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SNAP ANALYSIS-U.S. Gives Currency Diplomacy Another Chance

Friday, 15 Oct 2010 02:34 PM

 

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* Delay gives China diplomacy one more chance

* G20 under growing pressure to deliver more than rhetoric

* Will Treasury delay trigger congressional action?

WASHINGTON (Reuters) - The U.S. Treasury's currency report delay suggests Washington wants to give diplomacy another chance to convince China it is in everyone's interest to speed up the yuan's rise.

By delaying the report until after a Group of 20 leaders summit in Seoul next month, the United States can defuse some political tension. However, it also puts the onus on the G20 to deliver more than just rhetoric on foreign exchange rates.

Treasury Secretary Timothy Geithner probably won't be winning many friends in Congress, where lawmakers from both political parties back taking a tougher tack on Beijing.

G20 LOOMS LARGER

* Currencies were already front and center at G20 talks after IMF meetings last weekend failed to ease tensions. Forging consensus in such a diverse group will be hard.

* There does not seem to be broad support for a "Plaza Accord" type of agreement on how best to realign exchange rates. European officials have stuck to well-rehearsed statements that excessive currency volatility is unwelcome.

* Geithner toughened his words somewhat last week, saying markets should determine exchange rates.

TAKING OUT THE POLITICS

* Waiting until after the G20 meeting means the Obama administration won't have to reveal its decision until after Nov. 2 congressional elections.

* Although China's currency is not a hot-button issue for voters, it is a source of frustration for unions and manufacturing-heavy states which are typically Democratic strongholds.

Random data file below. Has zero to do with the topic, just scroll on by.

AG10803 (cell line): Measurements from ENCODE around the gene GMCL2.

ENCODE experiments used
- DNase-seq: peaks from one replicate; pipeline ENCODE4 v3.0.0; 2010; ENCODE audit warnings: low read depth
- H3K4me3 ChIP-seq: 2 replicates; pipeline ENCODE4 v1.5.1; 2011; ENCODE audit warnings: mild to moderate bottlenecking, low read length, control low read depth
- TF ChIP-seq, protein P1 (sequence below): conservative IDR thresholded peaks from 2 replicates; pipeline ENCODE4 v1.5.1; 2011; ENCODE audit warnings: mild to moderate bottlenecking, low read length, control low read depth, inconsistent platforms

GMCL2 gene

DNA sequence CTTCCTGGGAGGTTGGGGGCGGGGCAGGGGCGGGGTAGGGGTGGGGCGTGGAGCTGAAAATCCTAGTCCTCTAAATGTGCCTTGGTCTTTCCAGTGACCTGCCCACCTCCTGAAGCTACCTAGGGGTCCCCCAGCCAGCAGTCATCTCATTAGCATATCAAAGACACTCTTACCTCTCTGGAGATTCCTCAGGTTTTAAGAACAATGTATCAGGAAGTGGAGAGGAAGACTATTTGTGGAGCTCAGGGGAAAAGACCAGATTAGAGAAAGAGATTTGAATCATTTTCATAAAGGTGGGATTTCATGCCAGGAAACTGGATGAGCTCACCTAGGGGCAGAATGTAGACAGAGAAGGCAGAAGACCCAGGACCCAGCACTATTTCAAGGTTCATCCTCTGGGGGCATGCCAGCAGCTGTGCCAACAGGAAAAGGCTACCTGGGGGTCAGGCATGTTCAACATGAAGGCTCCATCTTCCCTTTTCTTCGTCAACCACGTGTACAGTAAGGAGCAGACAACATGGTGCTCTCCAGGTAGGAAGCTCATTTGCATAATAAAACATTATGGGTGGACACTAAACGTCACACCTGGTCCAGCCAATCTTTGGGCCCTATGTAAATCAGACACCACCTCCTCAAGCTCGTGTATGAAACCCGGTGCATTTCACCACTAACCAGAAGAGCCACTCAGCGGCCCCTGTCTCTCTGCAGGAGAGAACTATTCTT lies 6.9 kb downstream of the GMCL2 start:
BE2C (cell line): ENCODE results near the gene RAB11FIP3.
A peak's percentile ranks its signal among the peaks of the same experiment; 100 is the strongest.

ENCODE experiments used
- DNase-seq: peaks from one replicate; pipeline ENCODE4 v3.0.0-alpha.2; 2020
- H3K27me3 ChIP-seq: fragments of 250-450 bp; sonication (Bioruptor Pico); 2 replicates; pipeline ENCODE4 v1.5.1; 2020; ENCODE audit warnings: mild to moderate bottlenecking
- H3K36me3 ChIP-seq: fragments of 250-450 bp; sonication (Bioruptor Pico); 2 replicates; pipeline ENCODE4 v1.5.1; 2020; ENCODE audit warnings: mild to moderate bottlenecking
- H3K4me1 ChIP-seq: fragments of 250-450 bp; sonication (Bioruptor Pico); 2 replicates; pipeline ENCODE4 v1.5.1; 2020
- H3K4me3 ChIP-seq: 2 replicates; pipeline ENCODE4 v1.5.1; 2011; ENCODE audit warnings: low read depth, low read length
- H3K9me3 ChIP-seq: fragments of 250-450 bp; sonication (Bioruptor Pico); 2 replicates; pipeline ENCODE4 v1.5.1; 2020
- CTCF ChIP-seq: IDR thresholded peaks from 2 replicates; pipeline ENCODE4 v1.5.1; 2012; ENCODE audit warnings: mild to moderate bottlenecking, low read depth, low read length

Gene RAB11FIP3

* But the delay could spur Congress to act on legislation that would penalize China for keeping the yuan low. A bill that would punish China for its currrency practices passed in the House of Representatives last month and two Democratic senators said on Friday Congress was prepared to move ahead with legislation.

* Geithner told lawmakers at a Sept. 16 hearing on China's currency that he shared their frustration with Beijing's slow progress in allowing the yuan to rise. The delay may harden some lawmakers' view that Treasury is too soft on China. The yuan has beeen the focal point of relations that frequently see tensions over issues from Tibet and Taiwan to trade.

GREEN LIGHT TO SELL DOLLAR

* The delay does little to change the status quo for investors who will be happy to continue selling dollars and buying Treasuries in anticipation of the U.S. Federal Reserve pumping more dollars in the economy.

* It also leaves China free to allow only gradual yuan appreciation and puts upward pressure on the euro, yen and Australian dollar, which as free-floating currencies tend to absorb most of the dollar weakness.

* By managing its exchange rate, China has built up a massive store of $2.6 trillion in currency reserves and is the biggest holder of U.S. Treasury debt. Markets fear a move to label it a manipulator could spark retaliation, with a worst-case scenario involving China selling enough Treasury debt to provoke a sudden spike in U.S. interest rates.

(writing by Emily Kaiser and Steven C. Johnson; Editing by Andrew Hay)

© 2014 Thomson/Reuters. All rights reserved.

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